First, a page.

CBC Radio is celebrating a milestone birthday.
It was 40 years ago, March 7, 1977, when P.E.I. finally got its own CBC radio programming with local shows made on the Island, for the Island.
The radio station produced three daily programs, then called Information Morning, Radio Noon and Island Afternoon.
"The first morning was pandemonium," said Barry Vessey, who was the operator for the new morning show. "Nobody really knew what they were doing. None of us had a lot of experience."
Vessey had been hired just a week before to help make sure all the equipment was working properly.
He stayed in his job 32 years, retiring in 2009. On that first program he was joined by host Susan Soucoup, news reader Whit Carter and sportscaster Gordon McAlpine.
Different home back then
The radio station was in a different location then, on Jordan Crescent, where temporary studios and offices had been set up.
The familiar building on University Avenue held the TV studios, which would soon be expanded to house radio as well.
In the meantime, pre-email, the separate studios made for a complicated system to get the news on the air.
"The newscast was actually written at our TV building, and they hired students, runners they called them, to bring the (scripts) over for Whit to read in the mornings," said Vessey. "It was a whole different world."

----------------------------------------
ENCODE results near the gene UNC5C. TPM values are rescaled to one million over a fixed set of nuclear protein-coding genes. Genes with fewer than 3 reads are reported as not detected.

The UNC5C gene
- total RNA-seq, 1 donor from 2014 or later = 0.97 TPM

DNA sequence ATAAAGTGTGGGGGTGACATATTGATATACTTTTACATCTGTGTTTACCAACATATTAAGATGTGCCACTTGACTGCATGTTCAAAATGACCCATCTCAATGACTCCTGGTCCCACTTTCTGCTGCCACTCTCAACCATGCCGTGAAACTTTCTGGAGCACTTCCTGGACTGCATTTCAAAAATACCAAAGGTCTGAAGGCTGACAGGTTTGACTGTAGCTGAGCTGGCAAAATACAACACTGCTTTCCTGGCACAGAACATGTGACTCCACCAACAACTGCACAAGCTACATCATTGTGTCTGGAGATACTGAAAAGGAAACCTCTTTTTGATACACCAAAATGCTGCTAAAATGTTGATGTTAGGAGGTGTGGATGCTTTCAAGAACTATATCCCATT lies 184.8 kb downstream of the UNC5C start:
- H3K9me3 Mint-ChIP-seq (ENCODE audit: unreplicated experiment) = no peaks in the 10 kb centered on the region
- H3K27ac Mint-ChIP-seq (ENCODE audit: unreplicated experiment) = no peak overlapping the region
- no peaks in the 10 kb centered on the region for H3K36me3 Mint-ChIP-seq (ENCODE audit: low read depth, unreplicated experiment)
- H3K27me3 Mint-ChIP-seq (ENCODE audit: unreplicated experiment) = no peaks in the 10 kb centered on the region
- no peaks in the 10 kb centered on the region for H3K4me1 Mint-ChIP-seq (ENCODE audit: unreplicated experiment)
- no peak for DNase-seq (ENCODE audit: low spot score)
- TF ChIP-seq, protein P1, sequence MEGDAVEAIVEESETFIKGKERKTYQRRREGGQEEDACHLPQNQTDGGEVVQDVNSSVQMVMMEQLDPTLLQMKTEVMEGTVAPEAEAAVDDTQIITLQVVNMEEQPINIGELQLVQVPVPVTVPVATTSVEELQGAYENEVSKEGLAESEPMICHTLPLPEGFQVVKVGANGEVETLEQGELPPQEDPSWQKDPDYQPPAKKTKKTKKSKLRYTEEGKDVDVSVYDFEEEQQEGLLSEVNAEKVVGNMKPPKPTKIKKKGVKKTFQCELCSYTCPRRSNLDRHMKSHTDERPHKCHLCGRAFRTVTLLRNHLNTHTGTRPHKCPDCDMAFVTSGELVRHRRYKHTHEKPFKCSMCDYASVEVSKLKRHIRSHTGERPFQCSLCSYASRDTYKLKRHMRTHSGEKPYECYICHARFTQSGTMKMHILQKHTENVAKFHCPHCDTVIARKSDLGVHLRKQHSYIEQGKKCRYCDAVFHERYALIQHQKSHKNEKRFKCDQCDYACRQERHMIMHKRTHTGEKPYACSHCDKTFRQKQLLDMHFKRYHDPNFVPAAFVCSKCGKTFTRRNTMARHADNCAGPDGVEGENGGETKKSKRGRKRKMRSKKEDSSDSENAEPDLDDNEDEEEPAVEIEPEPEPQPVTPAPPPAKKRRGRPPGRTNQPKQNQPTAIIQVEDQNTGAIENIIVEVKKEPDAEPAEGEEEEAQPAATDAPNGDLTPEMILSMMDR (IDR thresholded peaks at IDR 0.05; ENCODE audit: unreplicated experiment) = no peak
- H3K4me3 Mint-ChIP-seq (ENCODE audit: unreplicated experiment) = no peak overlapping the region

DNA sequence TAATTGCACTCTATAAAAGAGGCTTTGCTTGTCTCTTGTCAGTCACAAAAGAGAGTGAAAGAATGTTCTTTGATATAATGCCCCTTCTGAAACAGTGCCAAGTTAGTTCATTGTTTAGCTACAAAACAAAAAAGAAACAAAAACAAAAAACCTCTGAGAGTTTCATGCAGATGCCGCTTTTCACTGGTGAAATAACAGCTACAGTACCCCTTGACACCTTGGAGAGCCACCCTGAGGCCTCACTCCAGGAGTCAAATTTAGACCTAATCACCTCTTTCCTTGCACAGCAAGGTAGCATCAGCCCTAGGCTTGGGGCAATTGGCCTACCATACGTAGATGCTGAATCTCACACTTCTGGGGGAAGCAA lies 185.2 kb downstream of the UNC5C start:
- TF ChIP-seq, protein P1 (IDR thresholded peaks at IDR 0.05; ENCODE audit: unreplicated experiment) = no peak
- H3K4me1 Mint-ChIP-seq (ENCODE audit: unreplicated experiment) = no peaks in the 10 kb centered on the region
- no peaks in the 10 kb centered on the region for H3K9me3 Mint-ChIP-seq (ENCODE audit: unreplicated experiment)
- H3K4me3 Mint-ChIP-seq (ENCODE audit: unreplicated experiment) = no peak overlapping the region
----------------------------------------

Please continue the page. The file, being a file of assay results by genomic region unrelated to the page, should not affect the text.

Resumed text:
It was a very different time for listeners as well. The station debuted on the FM dial, the first local CBC station in the country to not use the more common AM band at that time.
That took a while for audiences to get used to.
"We did have quite a struggle for a long time," said Vessey. "People heard about what we were doing but didn't know where to find us. In our promotions for a while, we were giving away radios and trying to actually educate people as to what the FM band was."
Once everyone got that sorted out, CBC radio became a mainstay on the Island, consistently one of the highest-rated stations for the national broadcaster.
"CBC P.E.I. has been fortunate to have a very loyal audience over the past 40 years and we are looking forward to telling the stories of P.E.I. in the years to come," said Jim Ferguson, senior manager for the Island.
"One thing for certain is change. The recent announcements from Bruce and Boomer speaks to that, but one thing we never take for granted is our great relationship with our audience. As a team, we are all excited by what the future holds."
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